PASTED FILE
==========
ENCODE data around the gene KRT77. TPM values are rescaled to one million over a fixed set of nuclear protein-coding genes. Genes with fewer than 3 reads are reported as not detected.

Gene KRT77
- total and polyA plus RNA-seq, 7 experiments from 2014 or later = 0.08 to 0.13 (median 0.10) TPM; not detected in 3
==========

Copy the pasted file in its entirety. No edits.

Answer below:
ENCODE data around the gene KRT77. TPM values are rescaled to one million over a fixed set of nuclear protein-coding genes. Genes with fewer than 3 reads are reported as not detected.

Gene KRT77
- total and polyA plus RNA-seq, 7 experiments from 2014 or later = 0.08 to 0.13 (median 0.10) TPM; not detected in 3